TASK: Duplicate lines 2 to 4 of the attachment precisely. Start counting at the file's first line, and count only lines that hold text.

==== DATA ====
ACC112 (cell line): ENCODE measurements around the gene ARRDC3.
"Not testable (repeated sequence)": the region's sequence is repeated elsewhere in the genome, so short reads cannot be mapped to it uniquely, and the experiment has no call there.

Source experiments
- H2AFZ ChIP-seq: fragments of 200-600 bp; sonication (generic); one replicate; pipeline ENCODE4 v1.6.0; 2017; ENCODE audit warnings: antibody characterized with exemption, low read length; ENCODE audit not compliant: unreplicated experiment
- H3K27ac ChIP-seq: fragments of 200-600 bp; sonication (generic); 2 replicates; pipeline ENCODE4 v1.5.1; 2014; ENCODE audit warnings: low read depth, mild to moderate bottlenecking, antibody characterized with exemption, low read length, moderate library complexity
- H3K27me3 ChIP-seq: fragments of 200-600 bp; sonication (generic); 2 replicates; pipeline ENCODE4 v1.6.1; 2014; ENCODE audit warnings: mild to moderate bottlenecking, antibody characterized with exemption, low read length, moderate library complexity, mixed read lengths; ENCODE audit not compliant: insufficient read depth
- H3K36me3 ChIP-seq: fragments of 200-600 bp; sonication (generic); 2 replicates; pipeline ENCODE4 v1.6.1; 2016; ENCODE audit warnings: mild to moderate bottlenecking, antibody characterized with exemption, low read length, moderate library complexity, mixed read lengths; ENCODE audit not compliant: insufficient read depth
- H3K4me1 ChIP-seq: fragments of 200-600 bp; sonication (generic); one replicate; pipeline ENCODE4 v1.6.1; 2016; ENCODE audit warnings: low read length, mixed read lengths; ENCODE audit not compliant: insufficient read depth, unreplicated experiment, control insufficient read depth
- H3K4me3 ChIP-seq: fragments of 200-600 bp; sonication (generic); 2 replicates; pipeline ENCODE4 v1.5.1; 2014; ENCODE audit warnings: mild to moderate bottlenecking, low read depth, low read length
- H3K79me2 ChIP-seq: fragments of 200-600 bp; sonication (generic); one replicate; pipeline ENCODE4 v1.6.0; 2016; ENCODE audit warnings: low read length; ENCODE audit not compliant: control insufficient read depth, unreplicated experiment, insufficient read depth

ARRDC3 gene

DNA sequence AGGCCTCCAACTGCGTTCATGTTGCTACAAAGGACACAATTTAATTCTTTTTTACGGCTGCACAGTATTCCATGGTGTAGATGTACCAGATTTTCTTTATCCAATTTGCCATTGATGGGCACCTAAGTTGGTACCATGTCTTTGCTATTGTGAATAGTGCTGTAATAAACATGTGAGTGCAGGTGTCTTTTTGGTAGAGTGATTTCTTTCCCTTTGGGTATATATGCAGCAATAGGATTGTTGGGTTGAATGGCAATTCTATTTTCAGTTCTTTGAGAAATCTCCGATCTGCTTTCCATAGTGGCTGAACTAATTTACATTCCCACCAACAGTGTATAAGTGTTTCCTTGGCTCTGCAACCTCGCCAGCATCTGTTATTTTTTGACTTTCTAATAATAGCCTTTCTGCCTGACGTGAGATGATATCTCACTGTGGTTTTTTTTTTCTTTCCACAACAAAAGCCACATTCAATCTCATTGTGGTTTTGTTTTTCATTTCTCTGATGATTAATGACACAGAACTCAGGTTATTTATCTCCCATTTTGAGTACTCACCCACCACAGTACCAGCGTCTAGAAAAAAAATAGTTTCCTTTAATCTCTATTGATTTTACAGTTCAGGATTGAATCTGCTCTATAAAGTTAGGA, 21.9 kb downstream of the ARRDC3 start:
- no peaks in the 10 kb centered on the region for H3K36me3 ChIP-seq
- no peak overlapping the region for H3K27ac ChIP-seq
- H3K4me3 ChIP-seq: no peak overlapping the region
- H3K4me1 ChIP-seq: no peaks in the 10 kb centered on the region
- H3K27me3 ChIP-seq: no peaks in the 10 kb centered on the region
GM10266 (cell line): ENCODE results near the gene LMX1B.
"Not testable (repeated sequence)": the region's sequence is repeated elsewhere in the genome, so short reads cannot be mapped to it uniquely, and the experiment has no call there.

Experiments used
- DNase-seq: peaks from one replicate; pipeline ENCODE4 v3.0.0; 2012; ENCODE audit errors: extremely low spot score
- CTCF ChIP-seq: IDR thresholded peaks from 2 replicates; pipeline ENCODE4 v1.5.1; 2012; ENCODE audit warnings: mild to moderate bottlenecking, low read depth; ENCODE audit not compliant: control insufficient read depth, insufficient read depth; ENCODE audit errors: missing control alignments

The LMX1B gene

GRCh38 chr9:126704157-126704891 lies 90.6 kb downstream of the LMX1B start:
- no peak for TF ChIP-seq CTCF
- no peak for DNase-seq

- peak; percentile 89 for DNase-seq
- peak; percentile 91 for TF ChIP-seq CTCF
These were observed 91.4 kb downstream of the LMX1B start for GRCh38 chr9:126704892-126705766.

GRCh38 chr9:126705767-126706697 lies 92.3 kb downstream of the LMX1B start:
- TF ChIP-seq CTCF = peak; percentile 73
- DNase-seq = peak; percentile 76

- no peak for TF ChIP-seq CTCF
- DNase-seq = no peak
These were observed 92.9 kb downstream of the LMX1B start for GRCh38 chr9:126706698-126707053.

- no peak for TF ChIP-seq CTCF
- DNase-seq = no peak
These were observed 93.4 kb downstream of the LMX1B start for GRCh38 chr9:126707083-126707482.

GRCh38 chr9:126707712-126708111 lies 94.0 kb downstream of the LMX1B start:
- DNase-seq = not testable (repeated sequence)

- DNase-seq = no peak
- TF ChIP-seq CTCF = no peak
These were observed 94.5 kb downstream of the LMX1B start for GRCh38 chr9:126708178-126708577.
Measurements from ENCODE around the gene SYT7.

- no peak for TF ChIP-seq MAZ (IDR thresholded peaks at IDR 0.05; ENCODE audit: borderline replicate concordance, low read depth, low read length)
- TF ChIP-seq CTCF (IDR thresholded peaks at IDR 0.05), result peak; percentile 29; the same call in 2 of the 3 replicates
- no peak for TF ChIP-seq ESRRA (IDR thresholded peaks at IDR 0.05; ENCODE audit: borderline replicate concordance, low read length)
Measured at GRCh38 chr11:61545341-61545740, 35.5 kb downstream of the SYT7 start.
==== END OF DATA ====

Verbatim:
"Not testable (repeated sequence)": the region's sequence is repeated elsewhere in the genome, so short reads cannot be mapped to it uniquely, and the experiment has no call there.

Source experiments
- H2AFZ ChIP-seq: fragments of 200-600 bp; sonication (generic); one replicate; pipeline ENCODE4 v1.6.0; 2017; ENCODE audit warnings: antibody characterized with exemption, low read length; ENCODE audit not compliant: unreplicated experiment